Often, the call of love contradicts the American values of life, liberty, and the pursuit of happiness. Sometimes, love requires us to act in opposition to normality. It would be normal to complain of our loss of freedom, whine about restricted liberties, and bemoan the closure of casual amenities like movie theaters and barber shops. Love isn’t normal though.

When confronted with stay-at-home orders, what does love ask us to do? There is more than one way of laying down our lives for our friends.

The challenge of this pandemic is the uncertainty of the disease. It’s possible for someone to have the virus, yet remain asymptomatic. Anyone could be carrying it, without any sign of illness, infecting those who come within close contact. Anyone could unknowingly contaminate shared surfaces and pass along a disease they never knew they had, causing sickness in those they love the most. Real love, the sacrificial kind, recognizes this invisible risk looming over our society.

So what does love ask of me? How do I lay down my life for my friends in an age of social distancing? How do I love my neighbor like myself under shelter-in-place orders? How do I love my enemy while maintaining self-isolation? I stay home. The independent and rebellious nature of the American dream wants to go out into public and exercise my first amendment rights of free religion and assembly, yet love is weird. Love asks me to act counter to my social tendencies. The most loving thing any of us can do is stay home. Broken economies can be rebuilt, lost jobs replaced, but we cannot rebuild or replace lives lost to the coronavirus. In a pandemic, greater love has no one than this: to lay down one's social life for one's friends.

For the first time in forty years, I will not be celebrating Easter inside a church building. Even if churches were open I would stay home. There is nothing loving about wanting to pack buildings for Easter services in times like these. We must realize that staying home doesn’t change the Easter story. My faith in Jesus doesn’t depend on my ability to meet with other Christians in a physical building. Easter is still Easter even with empty pews in vacant sanctuaries.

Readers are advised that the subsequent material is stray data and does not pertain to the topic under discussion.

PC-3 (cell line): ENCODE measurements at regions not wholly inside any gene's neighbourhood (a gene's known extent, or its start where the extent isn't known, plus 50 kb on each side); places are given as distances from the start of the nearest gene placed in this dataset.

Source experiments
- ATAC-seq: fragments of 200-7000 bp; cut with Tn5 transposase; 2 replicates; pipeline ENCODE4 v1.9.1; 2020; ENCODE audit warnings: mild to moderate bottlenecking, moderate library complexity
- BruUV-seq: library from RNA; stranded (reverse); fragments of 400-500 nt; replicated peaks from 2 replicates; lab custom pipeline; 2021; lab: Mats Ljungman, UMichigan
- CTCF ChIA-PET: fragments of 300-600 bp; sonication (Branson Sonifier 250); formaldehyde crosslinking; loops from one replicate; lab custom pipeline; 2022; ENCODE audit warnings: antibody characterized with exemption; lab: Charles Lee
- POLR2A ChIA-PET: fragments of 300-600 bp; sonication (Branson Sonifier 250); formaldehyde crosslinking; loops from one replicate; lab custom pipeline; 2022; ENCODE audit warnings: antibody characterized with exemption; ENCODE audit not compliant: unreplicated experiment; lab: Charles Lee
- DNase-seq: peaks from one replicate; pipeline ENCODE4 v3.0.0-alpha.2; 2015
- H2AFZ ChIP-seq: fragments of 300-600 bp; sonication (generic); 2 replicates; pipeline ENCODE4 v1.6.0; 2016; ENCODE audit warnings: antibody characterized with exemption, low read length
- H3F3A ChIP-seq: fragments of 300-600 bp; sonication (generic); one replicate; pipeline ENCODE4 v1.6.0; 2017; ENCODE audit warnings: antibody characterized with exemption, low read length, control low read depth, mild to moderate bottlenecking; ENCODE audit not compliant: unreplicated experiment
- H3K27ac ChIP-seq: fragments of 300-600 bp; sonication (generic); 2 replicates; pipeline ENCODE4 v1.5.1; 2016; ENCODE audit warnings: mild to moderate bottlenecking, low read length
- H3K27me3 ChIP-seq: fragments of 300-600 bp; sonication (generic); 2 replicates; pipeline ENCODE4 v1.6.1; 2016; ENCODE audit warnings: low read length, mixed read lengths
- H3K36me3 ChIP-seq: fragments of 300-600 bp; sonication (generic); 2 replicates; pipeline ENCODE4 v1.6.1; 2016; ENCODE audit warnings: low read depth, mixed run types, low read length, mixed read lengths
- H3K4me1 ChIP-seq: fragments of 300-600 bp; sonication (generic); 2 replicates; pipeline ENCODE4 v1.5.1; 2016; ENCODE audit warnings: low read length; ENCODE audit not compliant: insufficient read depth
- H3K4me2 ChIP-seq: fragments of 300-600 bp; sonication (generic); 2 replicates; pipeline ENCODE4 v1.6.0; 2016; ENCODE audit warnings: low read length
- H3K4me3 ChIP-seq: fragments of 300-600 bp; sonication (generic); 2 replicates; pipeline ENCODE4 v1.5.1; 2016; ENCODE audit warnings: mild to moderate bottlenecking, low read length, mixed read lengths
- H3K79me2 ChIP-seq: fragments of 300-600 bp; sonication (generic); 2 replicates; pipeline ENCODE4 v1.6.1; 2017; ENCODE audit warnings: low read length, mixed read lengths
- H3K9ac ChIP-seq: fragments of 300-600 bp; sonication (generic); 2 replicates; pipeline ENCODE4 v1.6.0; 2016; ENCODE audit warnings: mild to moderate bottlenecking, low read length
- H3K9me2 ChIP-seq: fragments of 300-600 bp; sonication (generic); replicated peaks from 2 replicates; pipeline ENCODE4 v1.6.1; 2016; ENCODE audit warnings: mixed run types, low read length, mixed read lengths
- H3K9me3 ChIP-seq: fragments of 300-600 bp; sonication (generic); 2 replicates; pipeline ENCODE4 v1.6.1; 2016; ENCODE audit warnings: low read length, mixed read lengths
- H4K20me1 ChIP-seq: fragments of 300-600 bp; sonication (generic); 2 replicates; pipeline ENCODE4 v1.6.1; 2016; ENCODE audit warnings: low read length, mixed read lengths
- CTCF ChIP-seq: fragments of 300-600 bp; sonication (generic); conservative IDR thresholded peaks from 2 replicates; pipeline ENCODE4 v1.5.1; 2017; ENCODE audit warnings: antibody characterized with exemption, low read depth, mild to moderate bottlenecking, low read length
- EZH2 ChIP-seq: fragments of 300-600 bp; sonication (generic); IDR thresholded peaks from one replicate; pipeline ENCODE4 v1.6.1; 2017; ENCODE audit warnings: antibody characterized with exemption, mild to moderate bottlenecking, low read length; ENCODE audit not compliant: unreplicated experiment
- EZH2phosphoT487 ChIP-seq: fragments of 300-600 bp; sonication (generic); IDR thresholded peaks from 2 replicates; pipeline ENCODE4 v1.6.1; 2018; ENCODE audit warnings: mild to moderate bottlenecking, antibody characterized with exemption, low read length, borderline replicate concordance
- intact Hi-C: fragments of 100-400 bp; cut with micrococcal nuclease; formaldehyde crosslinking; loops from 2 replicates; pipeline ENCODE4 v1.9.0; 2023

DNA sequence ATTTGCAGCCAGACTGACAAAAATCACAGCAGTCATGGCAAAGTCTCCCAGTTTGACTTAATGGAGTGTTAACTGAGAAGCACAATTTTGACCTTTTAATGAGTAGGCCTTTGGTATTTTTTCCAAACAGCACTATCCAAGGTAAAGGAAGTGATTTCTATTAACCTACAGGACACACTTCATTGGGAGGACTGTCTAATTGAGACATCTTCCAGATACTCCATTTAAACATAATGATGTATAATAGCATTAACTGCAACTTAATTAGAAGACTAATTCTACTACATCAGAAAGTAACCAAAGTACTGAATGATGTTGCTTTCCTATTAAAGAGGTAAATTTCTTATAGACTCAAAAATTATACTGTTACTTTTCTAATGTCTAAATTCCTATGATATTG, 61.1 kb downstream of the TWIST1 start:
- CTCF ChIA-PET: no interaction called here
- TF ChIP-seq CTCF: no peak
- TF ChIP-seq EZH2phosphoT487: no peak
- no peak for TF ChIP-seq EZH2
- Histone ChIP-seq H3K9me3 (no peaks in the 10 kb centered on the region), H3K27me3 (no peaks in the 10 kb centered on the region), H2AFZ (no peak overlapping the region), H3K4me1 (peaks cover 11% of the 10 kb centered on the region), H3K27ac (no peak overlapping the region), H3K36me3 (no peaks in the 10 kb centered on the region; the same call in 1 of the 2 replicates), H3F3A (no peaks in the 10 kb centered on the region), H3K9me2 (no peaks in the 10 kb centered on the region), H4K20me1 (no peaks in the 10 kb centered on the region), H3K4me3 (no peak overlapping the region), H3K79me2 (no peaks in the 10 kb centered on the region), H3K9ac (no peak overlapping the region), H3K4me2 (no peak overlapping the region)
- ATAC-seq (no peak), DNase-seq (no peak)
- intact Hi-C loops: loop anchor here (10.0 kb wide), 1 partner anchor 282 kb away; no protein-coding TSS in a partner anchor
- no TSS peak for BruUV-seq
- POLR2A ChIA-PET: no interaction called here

If I am potentially an asymptomatic carrier, then loving my neighbor means I do all I can to protect them. If love is giving up my creature comforts and sociable desires for the good of my community, then I will do so without objection. Jesus gave up his life to demonstrate how to love others, we should follow his example.

Still, staying home does not seem like it is enough, too simplistic a solution. Love asks us to do more than abiding in self isolation. In quarantine, normal would be streaming a sermon online or listening to a podcast to replace a live and in-person church service. Because love is weird, love asks us to look beyond our current circumstances. The best example of this unconventional sacrificial love I’ve seen came from author and pastor Brian Zahnd.

image courtesy of Brian Zahnd

Every Christian should seize this idea. We will demonstrate love by staying home tomorrow and honoring the holiday in solitude. Then we will celebrate love in communion and fellowship when the pandemic is over – a second Easter with holy parties in every church building. Easter is a single day, but the spirit of Easter should be observed all year round. We might not be able to spend Easter together tomorrow, but we will soon. We just have to flatten the curve first.